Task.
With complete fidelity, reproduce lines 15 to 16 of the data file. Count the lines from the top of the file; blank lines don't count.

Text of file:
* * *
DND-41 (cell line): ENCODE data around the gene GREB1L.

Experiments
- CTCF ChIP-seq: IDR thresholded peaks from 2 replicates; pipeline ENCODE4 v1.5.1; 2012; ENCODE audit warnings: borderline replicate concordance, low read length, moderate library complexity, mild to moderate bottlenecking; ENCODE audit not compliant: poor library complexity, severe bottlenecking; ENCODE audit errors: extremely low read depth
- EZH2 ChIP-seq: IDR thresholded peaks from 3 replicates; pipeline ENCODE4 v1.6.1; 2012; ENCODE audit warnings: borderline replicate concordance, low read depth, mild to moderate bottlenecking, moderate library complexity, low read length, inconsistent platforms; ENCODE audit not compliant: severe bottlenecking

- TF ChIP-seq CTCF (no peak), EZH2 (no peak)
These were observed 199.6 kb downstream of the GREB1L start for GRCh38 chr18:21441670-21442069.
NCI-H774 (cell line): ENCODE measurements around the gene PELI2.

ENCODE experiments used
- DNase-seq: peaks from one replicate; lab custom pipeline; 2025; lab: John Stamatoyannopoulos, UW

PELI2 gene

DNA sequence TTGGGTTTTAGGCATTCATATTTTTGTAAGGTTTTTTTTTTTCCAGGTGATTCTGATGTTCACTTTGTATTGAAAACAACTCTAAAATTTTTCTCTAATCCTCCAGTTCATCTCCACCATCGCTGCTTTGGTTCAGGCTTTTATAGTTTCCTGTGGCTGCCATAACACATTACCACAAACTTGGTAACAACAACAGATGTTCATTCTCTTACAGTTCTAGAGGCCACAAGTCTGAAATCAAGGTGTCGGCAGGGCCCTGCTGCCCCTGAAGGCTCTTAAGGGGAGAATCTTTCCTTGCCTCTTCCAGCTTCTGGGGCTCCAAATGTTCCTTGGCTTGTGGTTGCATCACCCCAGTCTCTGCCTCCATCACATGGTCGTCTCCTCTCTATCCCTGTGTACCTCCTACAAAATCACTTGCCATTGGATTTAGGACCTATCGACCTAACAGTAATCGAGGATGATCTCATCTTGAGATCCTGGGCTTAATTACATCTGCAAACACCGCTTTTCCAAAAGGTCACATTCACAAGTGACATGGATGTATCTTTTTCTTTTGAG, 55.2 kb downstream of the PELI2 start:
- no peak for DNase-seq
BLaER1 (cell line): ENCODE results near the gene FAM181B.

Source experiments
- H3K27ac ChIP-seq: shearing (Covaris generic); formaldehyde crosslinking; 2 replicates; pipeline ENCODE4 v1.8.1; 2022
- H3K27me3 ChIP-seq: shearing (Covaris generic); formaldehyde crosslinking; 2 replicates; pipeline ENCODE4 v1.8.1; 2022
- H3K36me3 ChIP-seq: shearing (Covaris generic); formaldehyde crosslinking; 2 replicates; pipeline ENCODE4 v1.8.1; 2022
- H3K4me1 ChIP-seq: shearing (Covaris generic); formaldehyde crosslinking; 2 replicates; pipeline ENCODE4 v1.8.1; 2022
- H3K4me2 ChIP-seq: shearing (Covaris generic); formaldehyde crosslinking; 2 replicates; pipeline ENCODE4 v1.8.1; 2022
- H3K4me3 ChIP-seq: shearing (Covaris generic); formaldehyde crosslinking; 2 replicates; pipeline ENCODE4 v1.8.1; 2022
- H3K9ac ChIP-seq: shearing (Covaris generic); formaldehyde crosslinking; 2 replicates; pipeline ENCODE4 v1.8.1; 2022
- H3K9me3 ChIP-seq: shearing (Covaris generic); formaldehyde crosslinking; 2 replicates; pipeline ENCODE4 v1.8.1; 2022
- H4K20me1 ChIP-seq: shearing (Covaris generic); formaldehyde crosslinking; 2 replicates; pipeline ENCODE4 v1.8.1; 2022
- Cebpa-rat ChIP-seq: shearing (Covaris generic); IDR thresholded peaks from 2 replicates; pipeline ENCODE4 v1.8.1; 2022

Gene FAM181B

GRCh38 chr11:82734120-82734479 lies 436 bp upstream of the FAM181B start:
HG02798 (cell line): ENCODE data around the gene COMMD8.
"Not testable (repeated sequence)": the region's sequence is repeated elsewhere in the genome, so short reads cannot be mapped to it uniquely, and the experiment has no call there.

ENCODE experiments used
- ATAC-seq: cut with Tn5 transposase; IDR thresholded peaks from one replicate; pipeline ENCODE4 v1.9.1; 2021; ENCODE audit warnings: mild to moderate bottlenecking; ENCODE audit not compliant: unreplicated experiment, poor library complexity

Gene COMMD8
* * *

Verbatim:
- H3K27ac ChIP-seq: shearing (Covaris generic); formaldehyde crosslinking; 2 replicates; pipeline ENCODE4 v1.8.1; 2022
- H3K27me3 ChIP-seq: shearing (Covaris generic); formaldehyde crosslinking; 2 replicates; pipeline ENCODE4 v1.8.1; 2022